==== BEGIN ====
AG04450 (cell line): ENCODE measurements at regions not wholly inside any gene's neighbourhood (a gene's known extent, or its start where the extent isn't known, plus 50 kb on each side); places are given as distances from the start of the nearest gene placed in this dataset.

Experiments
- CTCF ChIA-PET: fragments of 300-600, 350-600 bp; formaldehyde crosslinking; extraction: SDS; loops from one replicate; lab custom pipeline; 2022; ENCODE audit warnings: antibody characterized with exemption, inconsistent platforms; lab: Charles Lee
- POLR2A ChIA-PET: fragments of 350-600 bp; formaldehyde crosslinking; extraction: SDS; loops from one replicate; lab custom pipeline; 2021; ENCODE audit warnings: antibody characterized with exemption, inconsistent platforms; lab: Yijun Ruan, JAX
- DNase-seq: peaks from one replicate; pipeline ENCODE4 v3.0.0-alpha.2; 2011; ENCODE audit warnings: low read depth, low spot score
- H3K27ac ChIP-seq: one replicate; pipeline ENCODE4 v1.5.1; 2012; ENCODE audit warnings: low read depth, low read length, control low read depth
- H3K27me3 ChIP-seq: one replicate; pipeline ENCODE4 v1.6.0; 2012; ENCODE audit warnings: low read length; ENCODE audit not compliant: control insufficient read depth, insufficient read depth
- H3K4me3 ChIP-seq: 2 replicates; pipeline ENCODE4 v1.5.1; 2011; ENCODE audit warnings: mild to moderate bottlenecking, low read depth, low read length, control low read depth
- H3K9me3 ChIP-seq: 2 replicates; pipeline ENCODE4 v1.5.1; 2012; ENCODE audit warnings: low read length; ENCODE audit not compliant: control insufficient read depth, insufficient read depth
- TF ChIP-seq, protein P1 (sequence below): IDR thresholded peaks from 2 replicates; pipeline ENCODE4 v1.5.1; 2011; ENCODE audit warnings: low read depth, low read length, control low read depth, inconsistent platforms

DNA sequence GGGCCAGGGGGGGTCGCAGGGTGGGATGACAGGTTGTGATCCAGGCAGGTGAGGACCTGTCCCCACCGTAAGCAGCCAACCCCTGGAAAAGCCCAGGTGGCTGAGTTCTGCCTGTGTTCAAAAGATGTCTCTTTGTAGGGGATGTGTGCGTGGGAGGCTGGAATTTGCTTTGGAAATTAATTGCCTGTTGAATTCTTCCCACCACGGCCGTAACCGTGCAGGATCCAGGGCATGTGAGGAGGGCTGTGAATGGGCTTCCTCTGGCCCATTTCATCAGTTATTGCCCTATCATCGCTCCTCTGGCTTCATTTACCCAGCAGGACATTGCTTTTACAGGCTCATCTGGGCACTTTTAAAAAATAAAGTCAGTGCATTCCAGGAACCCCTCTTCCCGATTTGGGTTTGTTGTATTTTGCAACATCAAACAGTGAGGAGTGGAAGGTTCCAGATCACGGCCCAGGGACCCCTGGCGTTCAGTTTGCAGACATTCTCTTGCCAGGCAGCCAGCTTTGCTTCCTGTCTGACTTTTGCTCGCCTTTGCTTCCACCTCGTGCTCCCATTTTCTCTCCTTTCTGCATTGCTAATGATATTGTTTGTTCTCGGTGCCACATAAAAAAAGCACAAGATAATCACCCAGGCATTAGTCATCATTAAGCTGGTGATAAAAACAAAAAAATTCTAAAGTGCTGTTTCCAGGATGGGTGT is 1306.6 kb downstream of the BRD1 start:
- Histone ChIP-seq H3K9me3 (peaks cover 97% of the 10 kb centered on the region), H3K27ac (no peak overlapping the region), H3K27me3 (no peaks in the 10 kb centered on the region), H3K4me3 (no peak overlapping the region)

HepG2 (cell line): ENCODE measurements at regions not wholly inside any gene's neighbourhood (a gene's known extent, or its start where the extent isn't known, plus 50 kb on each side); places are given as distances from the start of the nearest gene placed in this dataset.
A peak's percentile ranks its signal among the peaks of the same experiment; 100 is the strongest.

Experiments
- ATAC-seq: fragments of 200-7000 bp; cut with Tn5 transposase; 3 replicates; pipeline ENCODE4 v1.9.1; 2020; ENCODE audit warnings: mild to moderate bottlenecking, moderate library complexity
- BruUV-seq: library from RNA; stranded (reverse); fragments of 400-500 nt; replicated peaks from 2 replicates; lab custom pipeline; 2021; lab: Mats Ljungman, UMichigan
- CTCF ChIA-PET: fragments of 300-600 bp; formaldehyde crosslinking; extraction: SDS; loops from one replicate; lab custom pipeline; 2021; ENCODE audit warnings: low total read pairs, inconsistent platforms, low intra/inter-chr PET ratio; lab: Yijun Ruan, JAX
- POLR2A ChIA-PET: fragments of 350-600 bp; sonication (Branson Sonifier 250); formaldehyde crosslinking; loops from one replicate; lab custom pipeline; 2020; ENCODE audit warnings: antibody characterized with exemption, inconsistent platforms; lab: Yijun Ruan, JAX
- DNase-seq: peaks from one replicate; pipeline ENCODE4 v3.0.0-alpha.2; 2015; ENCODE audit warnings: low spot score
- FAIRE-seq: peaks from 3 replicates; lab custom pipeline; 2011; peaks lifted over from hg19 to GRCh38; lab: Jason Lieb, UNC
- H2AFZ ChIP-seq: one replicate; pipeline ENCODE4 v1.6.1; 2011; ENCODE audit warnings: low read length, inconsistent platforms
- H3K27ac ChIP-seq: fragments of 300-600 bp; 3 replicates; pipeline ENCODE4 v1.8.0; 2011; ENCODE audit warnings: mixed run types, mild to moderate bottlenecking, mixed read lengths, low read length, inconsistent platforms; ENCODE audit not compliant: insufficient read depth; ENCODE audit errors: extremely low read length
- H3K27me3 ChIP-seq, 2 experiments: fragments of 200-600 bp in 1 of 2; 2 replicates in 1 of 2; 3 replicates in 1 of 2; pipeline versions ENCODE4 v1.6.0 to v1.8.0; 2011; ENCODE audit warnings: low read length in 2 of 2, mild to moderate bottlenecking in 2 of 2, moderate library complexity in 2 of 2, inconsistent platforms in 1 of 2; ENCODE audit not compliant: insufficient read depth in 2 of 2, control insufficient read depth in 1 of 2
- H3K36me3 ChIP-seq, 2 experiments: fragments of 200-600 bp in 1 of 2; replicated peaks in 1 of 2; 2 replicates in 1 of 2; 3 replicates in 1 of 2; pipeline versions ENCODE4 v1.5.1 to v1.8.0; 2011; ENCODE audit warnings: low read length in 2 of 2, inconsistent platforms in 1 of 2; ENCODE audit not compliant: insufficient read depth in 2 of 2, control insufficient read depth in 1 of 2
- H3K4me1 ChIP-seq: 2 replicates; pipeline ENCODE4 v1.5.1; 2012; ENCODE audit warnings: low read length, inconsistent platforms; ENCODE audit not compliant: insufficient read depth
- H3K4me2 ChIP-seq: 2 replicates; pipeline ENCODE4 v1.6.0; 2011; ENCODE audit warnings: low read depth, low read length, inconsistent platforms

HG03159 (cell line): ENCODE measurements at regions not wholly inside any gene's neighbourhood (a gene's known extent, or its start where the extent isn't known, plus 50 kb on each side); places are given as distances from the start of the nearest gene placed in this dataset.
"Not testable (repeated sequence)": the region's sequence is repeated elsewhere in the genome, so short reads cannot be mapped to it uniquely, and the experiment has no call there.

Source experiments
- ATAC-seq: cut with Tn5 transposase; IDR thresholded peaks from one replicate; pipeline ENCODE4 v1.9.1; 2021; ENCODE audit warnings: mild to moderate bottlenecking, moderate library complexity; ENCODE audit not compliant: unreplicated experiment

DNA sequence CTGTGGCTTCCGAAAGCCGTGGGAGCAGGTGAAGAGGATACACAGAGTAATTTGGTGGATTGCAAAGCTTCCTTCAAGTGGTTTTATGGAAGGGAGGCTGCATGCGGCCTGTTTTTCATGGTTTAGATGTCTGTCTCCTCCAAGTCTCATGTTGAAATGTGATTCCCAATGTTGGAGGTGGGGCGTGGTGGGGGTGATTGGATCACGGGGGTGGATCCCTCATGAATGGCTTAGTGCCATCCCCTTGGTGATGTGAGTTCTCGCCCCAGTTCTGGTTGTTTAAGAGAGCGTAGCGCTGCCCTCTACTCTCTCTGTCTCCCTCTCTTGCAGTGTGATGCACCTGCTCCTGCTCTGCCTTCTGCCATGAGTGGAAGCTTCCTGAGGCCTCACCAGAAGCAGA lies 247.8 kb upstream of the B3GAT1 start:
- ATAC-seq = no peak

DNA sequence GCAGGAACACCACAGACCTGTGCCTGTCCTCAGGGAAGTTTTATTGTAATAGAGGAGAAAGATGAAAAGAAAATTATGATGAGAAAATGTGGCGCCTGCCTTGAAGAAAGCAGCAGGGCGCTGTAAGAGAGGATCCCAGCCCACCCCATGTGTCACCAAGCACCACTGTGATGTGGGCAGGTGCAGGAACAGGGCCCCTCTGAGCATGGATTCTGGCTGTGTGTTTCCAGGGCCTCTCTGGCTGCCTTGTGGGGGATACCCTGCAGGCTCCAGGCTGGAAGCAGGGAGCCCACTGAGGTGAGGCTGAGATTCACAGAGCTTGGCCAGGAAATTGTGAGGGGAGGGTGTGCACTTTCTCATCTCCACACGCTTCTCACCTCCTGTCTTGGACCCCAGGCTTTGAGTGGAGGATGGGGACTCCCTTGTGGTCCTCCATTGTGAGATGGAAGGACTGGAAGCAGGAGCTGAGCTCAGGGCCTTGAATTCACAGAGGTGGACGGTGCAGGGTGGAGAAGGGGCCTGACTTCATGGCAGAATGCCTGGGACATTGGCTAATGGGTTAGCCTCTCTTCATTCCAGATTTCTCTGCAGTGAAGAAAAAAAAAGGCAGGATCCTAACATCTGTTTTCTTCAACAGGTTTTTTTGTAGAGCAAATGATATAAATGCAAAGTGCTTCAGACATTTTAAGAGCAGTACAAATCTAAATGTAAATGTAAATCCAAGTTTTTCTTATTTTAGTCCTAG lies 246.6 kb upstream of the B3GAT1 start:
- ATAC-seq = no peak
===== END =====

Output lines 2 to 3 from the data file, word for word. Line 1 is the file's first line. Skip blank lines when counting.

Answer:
Experiments
- CTCF ChIA-PET: fragments of 300-600, 350-600 bp; formaldehyde crosslinking; extraction: SDS; loops from one replicate; lab custom pipeline; 2022; ENCODE audit warnings: antibody characterized with exemption, inconsistent platforms; lab: Charles Lee